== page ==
The days are warmer and longer now (in the upper 30s, lower 40s), and the nights are warmer (high 20s). The forecast calls for "continued moderation" this week, a cautious way to say, "Spring is here!"
The sheep are kind of soggy, and two of the Shetland cross ewes are shedding their wool, which means the quality of what's left of their fleeces will be very low. I'm looking forward to beginning the process of shearing on Sunday.
We took the dogs on a long walk last Sunday. Near a dense patch of brush by a rushing creek we heard the first red-winged blackbirds calling, their songs disguised by the cacophony of winter-bird calls. Ken attends to and sorts sound as part of his being, and he was the first to recognize the male's loud, gurgling conk-a-reeeee. When we stopped to listen, we could hear the female's sputtering chatter in the background, uttered just as the male call began (Birdjam, www.birdjam.com/birdsong.php?id=25).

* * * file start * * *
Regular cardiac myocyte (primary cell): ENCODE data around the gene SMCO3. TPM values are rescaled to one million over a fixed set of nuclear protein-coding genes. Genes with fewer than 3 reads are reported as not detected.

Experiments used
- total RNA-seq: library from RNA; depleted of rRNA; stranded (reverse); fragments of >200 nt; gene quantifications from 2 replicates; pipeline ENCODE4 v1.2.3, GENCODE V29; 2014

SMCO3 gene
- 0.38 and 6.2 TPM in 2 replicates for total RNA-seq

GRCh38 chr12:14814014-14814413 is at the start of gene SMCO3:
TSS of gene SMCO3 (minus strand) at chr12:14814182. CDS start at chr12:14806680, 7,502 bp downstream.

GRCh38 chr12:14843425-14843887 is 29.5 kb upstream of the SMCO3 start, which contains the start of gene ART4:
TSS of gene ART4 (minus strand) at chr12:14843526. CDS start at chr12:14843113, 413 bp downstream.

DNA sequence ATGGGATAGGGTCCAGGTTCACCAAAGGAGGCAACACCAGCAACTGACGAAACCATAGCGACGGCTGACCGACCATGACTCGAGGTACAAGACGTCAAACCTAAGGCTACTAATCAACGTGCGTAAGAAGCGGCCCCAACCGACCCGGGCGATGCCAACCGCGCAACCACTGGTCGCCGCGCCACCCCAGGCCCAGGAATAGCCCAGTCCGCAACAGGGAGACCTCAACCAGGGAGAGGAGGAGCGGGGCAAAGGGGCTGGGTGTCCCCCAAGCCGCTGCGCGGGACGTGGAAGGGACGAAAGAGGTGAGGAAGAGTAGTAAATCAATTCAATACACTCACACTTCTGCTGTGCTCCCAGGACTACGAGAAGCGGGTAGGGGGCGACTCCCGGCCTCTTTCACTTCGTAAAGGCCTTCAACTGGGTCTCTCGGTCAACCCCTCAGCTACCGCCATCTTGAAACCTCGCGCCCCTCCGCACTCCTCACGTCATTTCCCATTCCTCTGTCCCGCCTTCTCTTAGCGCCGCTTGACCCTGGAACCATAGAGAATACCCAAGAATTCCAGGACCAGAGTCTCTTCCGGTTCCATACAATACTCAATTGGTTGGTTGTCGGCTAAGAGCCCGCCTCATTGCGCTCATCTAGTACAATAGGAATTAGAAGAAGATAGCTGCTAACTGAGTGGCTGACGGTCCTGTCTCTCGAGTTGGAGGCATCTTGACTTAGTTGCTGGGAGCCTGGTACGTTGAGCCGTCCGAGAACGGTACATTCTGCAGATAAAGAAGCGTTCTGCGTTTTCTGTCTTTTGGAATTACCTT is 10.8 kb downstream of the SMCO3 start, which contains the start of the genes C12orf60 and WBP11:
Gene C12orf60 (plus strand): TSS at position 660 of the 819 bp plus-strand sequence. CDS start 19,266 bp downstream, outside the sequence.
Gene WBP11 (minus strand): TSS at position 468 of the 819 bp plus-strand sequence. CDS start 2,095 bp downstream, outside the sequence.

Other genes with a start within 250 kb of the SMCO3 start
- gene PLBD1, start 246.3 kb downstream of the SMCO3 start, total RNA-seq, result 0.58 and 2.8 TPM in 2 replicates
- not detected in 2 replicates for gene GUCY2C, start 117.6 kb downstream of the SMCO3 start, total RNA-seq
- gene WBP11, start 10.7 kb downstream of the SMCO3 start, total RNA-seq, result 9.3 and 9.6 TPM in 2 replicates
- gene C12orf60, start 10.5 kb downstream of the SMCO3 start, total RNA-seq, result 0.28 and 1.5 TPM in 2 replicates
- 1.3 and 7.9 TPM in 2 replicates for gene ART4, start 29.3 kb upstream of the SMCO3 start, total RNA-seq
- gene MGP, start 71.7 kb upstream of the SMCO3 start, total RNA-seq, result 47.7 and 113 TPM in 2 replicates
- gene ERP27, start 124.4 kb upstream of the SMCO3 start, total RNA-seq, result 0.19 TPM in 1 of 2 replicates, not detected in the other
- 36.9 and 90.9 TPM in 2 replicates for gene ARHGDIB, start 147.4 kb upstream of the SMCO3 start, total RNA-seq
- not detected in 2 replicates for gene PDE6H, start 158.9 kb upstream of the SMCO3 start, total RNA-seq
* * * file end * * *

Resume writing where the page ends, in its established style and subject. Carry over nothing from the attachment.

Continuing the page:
This morning early the dogs and I walked on the flood plain along the river. There are still patches of ice and old snow, and the night's low temperature made for stiff mud and easy walking. The sky was overcast and a few birds were evident, mostly woodpeckers, sparrows, and cardinals; we didn't hear the conk-a-reeeee of a red-winged blackbird. As we climbed the last hill toward home, a lone Canadian goose, honking, flew overhead headed southwest, and then a single snow goose, northbound, passed just above the trees, honking in a higher pitch. The time to find nesting grounds and mates is upon them all.